We actually catch lots of rods in our photo's around the Hill End / Willow Grove area in South/East Gippsland, where my family lives. They seem to like the High Country.

They never really bothered me much, I always just looked at them as some sort of Un-classified bug.

But this thing looks exactly like the ones we have filmed before.

Like I said though, strange that it was stationary.

Oh and to the poster above, Rods got nothing to do with Camera glitches...!!

I have seen these things snapped from great distances and all sizes, sometimes upto 5 meters long & 2 feet in width. No bug is gunna make a blurr that big.

Also, they can be seen by the naked eye on occasion too, if you happen to be looking in the right spot at the right time.

[edit on 4/15/2008 by Ironclad]



posted on Apr, 16 2008 @ 09:36 AM
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Shot in the dark.. no pun intended...

Could it be possible something on the ground triggered the camera to take the picture and then "reflected" back the flash onto the lens? The reflection being distorted could give off a triangular shape on the lens?

Just a thought.. someone else more intune with photography may be able to shine more light. Again no pun intended.

Just wanted to add that the contours or shape could be that of a snake... Can snakes give off a reflection when theres a high flash?

[edit on 16-4-2008 by Willbert]



posted on Apr, 16 2008 @ 09:45 AM
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Flash should be fired toward your subject at such and angle that the flash does not reflect back to your lens. All you want is the illumination of the subject to enter the lens, you don't want the flash's light to return in the lens. This way you get true colors.

source;
www.stevesforums.com...


So is it possible with the right angle of the subject, here I'm guessing snake, could reflect back the flash?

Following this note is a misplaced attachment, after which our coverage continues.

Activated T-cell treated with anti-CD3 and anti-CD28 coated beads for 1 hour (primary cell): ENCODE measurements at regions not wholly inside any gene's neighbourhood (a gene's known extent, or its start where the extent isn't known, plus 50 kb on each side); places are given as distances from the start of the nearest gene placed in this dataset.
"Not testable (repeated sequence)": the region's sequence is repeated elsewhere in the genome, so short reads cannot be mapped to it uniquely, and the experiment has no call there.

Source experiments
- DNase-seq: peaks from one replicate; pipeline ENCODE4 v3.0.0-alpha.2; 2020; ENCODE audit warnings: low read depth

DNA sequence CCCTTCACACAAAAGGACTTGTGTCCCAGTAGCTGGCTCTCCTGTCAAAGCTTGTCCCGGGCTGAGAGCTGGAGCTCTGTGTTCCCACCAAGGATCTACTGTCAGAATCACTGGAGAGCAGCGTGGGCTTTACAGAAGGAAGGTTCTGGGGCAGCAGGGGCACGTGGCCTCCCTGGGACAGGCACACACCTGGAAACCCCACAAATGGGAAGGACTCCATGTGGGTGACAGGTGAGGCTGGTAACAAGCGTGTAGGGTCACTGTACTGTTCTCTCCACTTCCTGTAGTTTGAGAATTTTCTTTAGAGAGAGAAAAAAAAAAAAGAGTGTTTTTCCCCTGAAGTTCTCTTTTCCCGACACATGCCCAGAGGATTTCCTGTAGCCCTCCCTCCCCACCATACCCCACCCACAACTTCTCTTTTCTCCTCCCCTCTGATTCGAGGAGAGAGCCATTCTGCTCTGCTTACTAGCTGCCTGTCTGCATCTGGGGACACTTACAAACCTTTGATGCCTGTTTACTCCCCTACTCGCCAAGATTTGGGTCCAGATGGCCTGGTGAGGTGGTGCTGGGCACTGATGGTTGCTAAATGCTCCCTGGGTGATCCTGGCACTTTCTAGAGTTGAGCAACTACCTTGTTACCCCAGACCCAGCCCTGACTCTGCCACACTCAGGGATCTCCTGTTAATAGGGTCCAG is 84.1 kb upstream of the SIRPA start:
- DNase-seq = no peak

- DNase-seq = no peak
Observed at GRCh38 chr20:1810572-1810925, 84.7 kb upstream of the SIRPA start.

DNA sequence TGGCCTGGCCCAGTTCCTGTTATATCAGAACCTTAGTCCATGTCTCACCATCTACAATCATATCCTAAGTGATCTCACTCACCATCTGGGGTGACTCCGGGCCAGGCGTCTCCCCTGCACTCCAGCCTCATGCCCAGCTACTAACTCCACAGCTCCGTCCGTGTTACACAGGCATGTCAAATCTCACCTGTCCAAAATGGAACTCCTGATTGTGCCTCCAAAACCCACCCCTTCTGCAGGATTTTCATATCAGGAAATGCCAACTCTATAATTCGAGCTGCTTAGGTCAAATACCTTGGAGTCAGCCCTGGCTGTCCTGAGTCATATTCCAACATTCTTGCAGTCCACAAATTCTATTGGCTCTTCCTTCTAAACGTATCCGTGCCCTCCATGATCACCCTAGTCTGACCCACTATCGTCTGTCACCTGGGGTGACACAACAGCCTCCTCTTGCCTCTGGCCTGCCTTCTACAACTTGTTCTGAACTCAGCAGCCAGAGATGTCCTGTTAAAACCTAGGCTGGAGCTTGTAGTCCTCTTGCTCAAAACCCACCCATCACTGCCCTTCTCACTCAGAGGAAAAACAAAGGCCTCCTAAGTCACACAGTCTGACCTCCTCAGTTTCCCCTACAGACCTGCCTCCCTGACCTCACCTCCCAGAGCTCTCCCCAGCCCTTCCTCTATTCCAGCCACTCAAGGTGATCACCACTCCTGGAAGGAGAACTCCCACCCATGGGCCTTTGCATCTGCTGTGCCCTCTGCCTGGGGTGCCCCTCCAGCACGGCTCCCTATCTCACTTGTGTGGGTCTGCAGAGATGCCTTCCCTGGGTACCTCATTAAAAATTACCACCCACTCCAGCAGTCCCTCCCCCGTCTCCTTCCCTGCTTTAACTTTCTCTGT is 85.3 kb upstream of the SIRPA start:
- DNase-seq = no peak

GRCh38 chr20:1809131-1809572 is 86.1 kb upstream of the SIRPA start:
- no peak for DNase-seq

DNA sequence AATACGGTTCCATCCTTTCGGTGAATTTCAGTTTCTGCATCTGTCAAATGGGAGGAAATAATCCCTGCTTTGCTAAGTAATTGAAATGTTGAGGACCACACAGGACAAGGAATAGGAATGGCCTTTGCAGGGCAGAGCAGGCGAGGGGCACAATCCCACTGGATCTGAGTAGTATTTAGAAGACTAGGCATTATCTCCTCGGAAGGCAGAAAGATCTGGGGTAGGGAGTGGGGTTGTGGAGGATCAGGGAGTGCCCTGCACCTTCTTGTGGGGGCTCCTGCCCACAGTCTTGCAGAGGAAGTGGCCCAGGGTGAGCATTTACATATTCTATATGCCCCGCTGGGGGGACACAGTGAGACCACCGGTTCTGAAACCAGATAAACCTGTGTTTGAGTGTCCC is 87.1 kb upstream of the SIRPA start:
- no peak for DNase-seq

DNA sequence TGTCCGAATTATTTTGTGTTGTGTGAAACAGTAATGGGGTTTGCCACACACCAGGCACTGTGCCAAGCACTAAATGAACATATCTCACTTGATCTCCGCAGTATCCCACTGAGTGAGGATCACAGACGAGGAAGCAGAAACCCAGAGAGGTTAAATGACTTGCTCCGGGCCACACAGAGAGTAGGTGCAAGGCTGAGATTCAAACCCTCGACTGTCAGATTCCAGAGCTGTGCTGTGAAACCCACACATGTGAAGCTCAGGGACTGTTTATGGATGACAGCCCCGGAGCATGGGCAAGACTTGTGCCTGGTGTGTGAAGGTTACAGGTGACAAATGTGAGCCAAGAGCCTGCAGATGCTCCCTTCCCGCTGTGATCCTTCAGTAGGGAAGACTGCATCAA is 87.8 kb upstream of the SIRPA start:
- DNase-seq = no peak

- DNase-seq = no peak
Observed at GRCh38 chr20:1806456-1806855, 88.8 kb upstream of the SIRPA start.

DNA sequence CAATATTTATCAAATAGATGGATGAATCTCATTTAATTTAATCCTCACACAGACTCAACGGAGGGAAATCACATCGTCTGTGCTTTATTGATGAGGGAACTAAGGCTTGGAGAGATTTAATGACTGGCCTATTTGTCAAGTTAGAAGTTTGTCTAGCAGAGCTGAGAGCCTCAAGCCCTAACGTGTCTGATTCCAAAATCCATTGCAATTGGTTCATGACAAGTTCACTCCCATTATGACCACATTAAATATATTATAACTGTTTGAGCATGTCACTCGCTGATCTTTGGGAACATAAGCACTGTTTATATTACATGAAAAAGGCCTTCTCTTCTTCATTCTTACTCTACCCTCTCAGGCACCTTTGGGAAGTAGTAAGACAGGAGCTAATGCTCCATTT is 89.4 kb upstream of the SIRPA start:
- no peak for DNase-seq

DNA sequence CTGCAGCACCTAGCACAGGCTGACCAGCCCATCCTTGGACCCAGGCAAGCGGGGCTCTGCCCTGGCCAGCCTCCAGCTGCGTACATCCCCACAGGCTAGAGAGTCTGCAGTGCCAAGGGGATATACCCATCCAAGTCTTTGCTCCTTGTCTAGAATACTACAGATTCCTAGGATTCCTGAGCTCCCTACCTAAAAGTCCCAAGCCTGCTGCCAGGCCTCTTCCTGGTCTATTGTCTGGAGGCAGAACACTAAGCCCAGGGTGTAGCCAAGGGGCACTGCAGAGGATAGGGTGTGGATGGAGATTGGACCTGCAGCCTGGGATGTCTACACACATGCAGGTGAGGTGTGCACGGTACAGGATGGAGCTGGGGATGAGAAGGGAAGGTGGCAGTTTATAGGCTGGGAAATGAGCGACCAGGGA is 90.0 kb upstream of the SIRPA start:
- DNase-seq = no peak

The reason I'm going snake is the way the object seems to have a sort of "U" shape to it.. like when a snake slithers along the ground.



posted on Apr, 16 2008 @ 09:51 AM
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Many cameras have built-in flash guns, while others have a fitting for a flash known as a hot shoe (see figure 17). On many 35mm single lens reflex cameras (SLRs), the shoe is usually above the lens, with the result that the light emitted by the flash reflects straight back into the lens, resulting in patches of glare (hotspots) appearing on photographs of objects with shiny surfaces (e.g., varnished paintings, glass surfaces and objects, or porcelain).

source;
icom.museum...

Like a shiny snake in the grass... we all see an object in the grass which ties in with the object we "think" is in the air...

I'm leaning on lens flare from the snake in the grass.. thanks for the interesting photos.

Edited to add a link to the types of snake/s one can find where these pictures originated from.

mdc.mo.gov...





[edit on 16-4-2008 by Willbert]



posted on Apr, 16 2008 @ 10:36 AM
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Hmmm.. snake in the grass.. and I withdraw the glare back into the lens.. looks more like a web reflection. See ya all on the flip side..



posted on Apr, 16 2008 @ 11:24 AM
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All right, here's my nickles worth of thinking 5 minutes on the matter.

These game trail cameras use optics. The quality and price of a camera is usualy determined partly by the optics. Optics are lenses and depending on who manufactures the lense, have defects and a thing called reflection on the back of the lense.

If there is a cover lense, this will reflect on the optic lense to cause the lower reflected movement caught on the recording media.

As to what the subject could be, I am going to guess it is a firefly or lightning bug setting off the camera. I say this because there is reflection on the camera optics and that can only be by a subject either reflecting the flash or generating its own light source. Since it is blurred and has several bright spots, I say lightning bug. Since the flash can frame a subjet 30 - 60 feet out, I say the bug is twenty feet away with the trees being at the 60 foot range just out of the flash depth.



posted on Apr, 16 2008 @ 11:45 AM
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reply to post by sherpa
 


I tried to find a really good video about these rods. Sadly, after walking my dog one afternoon all my video bookmarks "mysteriously" dissappeared from my browser!

So here is my current contribution to this interesting thread: